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Marty dropped me off at this pavilion/visitor center then drove back through the garden to find a place to unobtrusively stow the car.
His next task was to sign the visitor book kept in one of the three “huts” at the entrance. Jo was very emphatic that we sign the book.

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Osteospermums, with Aloe striata blooming in urns. Against the pergola grows bougainvillea, with what looked to be parthenocissus overhead catching the late afternoon sun.

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The spiky outlines to the right of the fountain mark a desert garden.
Plants from all over the world fill the Taft, with special emphasis on Australian, South African, California natives.

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There was a Jurassic Park feel to the place, of an impossibly ambitious dream made real, built and then abandoned after the dinosaurs had dispatched the last of the eco-tourists.
It was a truly eerie sensation to be seemingly the only person experiencing such a dense concentration of botanical riches. The last eco-tourist standing, so to speak.

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A broad path off the pergola. All the paths were broad, deeply mulched or graveled, weed-free. Acacias were in bloom, but the proteas peak fall/winter.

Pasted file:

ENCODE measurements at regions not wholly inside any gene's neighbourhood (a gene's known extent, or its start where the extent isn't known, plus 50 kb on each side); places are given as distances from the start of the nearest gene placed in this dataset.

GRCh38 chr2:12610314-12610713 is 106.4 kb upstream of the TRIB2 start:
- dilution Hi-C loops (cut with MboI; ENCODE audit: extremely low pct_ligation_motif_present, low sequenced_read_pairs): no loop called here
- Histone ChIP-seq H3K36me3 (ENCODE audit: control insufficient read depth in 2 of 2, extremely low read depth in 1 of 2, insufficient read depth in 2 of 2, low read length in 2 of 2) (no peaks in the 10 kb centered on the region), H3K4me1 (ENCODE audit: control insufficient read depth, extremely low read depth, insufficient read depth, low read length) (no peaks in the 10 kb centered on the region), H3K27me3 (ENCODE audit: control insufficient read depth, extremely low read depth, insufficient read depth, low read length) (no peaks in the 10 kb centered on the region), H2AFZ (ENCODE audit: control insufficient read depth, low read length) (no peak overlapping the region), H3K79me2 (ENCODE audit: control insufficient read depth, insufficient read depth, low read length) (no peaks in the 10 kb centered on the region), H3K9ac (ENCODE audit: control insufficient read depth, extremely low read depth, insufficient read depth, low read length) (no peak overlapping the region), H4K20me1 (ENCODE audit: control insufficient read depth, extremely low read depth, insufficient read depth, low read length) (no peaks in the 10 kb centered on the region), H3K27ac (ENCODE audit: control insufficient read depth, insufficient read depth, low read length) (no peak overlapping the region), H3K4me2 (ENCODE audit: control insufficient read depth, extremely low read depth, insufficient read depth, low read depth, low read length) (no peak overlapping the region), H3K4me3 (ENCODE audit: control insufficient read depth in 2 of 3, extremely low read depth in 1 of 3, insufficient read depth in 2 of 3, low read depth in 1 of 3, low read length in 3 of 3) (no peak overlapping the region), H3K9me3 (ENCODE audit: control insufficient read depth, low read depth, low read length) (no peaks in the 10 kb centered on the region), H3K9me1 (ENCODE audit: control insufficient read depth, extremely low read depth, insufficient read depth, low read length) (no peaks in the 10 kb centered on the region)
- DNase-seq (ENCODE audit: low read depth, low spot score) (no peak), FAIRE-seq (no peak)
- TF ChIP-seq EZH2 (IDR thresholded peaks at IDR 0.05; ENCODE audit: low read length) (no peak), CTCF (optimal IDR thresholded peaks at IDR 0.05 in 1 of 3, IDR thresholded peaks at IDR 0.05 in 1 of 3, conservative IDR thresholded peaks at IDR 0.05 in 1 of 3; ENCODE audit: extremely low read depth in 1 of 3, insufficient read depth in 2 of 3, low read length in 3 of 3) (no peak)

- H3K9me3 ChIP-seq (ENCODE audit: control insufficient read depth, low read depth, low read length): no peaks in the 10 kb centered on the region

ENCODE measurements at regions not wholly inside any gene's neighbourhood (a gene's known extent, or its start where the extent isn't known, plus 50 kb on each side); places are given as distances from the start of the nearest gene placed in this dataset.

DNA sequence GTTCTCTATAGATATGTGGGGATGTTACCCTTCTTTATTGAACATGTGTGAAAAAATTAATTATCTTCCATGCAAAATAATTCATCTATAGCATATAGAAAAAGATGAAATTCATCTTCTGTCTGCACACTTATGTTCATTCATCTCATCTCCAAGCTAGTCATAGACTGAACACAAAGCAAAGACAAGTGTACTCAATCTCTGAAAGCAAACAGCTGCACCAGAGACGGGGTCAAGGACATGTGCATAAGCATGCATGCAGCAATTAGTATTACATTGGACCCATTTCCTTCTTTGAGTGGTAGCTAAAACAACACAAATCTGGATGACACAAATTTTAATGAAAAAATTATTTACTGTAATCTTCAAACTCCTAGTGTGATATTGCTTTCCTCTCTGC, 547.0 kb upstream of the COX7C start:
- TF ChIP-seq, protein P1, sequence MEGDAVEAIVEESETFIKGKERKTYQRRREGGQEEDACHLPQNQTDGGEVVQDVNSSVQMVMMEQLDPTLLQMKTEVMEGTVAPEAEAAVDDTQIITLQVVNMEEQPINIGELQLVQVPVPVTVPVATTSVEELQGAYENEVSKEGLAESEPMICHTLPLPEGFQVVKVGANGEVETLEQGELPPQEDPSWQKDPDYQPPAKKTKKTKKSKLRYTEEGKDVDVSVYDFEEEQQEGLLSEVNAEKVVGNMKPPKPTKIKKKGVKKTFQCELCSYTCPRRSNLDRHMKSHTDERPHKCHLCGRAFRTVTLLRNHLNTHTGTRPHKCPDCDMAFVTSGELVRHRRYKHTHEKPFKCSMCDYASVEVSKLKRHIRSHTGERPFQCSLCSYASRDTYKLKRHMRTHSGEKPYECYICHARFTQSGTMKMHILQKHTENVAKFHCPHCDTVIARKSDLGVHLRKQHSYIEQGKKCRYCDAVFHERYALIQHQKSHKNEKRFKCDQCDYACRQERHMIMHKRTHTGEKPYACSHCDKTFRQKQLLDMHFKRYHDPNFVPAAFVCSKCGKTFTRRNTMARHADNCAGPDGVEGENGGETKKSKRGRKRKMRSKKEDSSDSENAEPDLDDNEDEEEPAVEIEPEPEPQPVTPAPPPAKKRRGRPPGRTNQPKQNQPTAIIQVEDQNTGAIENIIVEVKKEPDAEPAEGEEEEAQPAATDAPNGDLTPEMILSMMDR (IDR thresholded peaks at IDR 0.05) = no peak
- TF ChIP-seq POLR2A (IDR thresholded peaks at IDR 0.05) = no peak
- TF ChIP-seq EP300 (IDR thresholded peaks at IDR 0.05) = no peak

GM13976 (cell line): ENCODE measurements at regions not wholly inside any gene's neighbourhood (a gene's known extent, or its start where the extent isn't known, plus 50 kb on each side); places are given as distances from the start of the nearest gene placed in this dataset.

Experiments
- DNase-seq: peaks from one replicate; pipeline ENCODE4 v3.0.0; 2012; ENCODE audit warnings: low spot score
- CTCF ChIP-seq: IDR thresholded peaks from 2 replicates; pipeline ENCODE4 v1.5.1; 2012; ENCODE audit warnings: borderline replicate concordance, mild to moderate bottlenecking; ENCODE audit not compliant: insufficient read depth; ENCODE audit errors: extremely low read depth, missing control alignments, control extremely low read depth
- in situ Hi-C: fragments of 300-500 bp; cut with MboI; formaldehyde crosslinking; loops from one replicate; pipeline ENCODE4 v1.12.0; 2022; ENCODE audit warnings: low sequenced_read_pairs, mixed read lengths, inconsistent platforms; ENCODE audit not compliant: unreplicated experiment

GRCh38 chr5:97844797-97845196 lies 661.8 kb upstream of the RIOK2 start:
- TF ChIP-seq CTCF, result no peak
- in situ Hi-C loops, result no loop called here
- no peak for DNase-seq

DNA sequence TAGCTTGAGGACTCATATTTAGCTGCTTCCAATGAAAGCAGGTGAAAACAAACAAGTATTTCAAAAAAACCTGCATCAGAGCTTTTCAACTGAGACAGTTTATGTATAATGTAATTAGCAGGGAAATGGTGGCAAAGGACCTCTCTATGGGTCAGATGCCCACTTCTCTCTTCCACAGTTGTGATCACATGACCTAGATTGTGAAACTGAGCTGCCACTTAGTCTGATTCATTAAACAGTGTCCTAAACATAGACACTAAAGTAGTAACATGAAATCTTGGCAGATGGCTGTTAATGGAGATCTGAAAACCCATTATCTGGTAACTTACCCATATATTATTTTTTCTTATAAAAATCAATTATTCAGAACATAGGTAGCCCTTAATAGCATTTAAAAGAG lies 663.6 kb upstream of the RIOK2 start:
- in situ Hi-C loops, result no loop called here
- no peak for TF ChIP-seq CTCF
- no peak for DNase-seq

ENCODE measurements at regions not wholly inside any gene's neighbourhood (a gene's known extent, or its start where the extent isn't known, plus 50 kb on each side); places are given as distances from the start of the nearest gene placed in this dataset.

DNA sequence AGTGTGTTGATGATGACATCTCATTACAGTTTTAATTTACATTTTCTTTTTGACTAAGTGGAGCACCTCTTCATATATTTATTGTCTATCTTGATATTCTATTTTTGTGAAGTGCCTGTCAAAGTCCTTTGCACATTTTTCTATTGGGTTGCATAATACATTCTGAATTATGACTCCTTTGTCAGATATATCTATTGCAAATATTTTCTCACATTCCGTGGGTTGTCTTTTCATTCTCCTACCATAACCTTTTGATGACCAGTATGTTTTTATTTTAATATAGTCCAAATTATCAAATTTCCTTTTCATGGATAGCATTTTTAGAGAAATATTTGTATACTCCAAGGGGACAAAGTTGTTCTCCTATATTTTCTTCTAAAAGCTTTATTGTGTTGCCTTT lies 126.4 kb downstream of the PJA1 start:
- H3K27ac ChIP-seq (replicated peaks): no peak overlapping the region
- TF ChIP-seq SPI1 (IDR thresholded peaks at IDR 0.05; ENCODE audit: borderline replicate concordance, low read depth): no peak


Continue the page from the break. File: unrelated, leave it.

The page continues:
The Taft reputedly has the largest collection of proteas outside of South Africa.

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The Taft is a garden where the rare becomes commonplace, like the fabulous xanthorrhoeas, the Australian grass trees, dotted throughout, with their distinctive deep brown, catkin-like blooms.

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And xanthorrhoeas again, here with bottle trees, Brachychiton rupestris.

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I had less than an hour to visit before the garden closed at 5 p.m, but still lingered quite a while with the bottle trees.

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Paths were deep with the leaf fall of grevilleas, banksias.

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I’m guessing cabbage palms/cussonias.

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Leucospermum. I just planted an orange leucospermum at home, ‘Sunrise’

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Had there been an aerial record of my visit to this garden, you would have seen me scuttling across the landscape like a demented beetle, following any turn in a path that presented itself, erratically reversing course to chase a glimpse of something remarkable in the distance. I covered about as much ground as a beetle could, too, of this vast place. After 45 minutes, I began to hear the distinctive whistle Marty and I use, which I knew signaled the end to our visit. At this point I began to jog along the paths, took a couple of wrong turns, then finally had to stop and listen for the whistle call to lead me out. I wasn’t trying to get lost. Really.